For the past few years, artificial intelligence (AI) has emerged to play a major role in many areas of scientific research. This trend has affected our lives through common devices like smartphones with built-in smart assistants like Siri, Google Assistant, or Alexa that can understand and complete our requests. Smart homes also continue to get smarter and more sophisticated from learning our behaviors. Meanwhile, AI technology is bringing autonomous vehicles and drone delivery services into reality, leading us to new ways of life we’ve never imagined before.
However, the term “AI” is not exactly a new technology. It was introduced as “machine learning” in the early 1980s, along with successful methods involved such as data analysis, modeling and backpropagation that enabled AI to spread and be widely used in software and applications.
Dr. Huei Peng presented his view on the use of physics for AI applications in an invited talk at ITRI.
“AI comes in cycles,” noted Dr. Huei Peng, Professor of Mechanical Engineering at University of Michigan and Director of Mcity, during his speech at ITRI. The hype and bust (boom) of AI come in several cycles, he said, explaining there is Boom 1 (known as the good-old fashioned AI, GOFAI), Boom 2 (the so-called “expert system”) and Boom 3, where we are right now. Dr. Peng stated the necessity to recognize how the boom will grow and what its outcome would be, because these thoughts will guide us to identify what is new in AI.
“There is the need to leverage our traditional knowledge completely,” added Dr. Peng. The “traditional knowledge” mentioned here may refer to the methods in physics. Being educated as a mechanical engineering professional, Dr. Peng believes that the enhancement of AI can be done through either the old way of sensing or through a control approach which uses model analysis or mathematics shown in block diagrams. In the meantime, the emerging trend of data/AI-driven approach like new coding paradigms including Python is widely used for all kinds of AI applications.
As the use of AI methods like fast computation, big data, backpropagation and deep learning gains popularity, AI is undoubtedly on an upswing. One of its recent triumph moments is the AlphaGo event in which an AI scored a huge win against the 18-time world GO champion Lee Sedol. Even three decades earlier, IBM’s Deep Blue has beaten the world champion chess player, Garry Kasparov. Indeed, AI achievements are impressive enough that even Dr. Peng acknowledges them by saying, “AI does do something that our traditional way doesn’t know how to solve.”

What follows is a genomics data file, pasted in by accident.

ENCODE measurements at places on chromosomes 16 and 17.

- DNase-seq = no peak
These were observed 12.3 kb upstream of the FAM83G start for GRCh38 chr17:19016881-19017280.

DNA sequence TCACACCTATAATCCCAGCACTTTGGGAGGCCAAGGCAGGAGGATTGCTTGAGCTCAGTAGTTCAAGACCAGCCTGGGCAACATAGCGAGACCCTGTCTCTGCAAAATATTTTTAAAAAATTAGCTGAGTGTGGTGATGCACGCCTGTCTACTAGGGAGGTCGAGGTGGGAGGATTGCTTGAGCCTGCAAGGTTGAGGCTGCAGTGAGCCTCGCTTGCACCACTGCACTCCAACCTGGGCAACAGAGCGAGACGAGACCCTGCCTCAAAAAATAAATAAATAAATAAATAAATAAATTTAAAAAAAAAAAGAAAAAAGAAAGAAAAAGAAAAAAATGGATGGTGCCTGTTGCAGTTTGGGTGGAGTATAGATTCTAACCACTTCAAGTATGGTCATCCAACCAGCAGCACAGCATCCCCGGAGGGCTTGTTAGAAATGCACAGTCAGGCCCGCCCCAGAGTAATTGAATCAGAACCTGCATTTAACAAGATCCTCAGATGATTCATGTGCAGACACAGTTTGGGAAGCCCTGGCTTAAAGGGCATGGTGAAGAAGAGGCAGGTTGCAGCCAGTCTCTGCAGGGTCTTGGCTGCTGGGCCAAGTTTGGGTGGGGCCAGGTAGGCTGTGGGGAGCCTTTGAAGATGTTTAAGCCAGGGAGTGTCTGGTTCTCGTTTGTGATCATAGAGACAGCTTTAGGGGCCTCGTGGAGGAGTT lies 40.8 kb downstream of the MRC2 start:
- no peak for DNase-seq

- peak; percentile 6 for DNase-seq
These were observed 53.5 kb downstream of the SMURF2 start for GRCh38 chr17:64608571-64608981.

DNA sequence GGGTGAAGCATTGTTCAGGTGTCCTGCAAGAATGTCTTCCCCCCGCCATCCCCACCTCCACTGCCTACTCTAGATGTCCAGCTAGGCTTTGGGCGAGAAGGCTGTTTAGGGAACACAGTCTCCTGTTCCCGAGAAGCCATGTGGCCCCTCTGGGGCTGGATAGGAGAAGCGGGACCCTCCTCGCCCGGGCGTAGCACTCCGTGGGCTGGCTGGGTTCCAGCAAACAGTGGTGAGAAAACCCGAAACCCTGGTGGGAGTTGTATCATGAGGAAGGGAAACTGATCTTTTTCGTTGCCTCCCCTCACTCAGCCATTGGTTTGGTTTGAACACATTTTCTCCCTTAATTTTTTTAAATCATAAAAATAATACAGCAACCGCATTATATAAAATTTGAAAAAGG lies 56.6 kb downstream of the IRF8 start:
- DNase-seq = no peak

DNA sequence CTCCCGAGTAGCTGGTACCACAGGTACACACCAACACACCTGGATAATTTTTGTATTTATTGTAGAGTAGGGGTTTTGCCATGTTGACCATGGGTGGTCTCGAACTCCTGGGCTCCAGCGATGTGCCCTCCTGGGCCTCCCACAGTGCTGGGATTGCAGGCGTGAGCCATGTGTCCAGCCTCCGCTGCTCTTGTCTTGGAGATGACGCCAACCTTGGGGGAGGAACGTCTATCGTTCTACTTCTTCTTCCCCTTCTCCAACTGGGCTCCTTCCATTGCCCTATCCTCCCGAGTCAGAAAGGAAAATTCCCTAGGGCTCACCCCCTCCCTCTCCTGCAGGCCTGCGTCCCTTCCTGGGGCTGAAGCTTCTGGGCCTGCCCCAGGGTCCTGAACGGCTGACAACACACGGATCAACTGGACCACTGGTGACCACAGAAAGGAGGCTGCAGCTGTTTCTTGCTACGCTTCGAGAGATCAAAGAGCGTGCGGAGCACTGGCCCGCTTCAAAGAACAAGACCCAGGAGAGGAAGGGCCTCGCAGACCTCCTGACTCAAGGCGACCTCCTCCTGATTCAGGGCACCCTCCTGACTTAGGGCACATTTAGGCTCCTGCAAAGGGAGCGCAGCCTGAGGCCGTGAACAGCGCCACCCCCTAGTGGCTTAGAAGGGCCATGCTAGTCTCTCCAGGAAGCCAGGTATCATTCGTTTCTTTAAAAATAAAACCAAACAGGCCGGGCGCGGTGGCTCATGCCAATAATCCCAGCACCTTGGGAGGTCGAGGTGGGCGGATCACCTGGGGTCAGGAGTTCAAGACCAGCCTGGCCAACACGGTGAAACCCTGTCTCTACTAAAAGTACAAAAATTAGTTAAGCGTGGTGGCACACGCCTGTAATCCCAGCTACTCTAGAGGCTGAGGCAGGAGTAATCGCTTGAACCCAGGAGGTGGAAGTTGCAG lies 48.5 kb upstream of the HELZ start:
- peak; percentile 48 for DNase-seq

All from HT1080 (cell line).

However, Dr. Peng stressed that there are still many challenges regarding the fragility and slow or erratic convergence problem of AI. To be more specific, he gave an example of the end-to-end autonomous driving results for autonomous vehicles. These test-drives involve recording a period of 20 to 100 hours of actual driving in places like California. The whole scene layout is provided for neural networks to learn through street-view related datasets, yet almost all of these reinforcement learning results show erratic convergence.
To solve this issue, Dr. Peng stated that there is the need to incorporate physics in training deep neural networks (DNNs). The autonomous driving test results can be enhanced by adding approaches like model-enhanced cost function, parallel and polynomial methods to calculate lane curve shape or the number of lane lines. Dr. Peng indicated that the end results in comparison with other benchmarks appear to be a “few percent better.” This also implies that sometimes training DNNs doesn’t always guarantee better results, or as Dr. Peng commented, “Sometimes they can go horribly wrong or become worse.”
As advancements in AI continue, Dr. Peng concluded that from a mechanical engineer’s point of view, one should never just blindly collect big data and claim victory. Rather, he said, “We should always remember the value of the old knowledge and never stop learning new things!”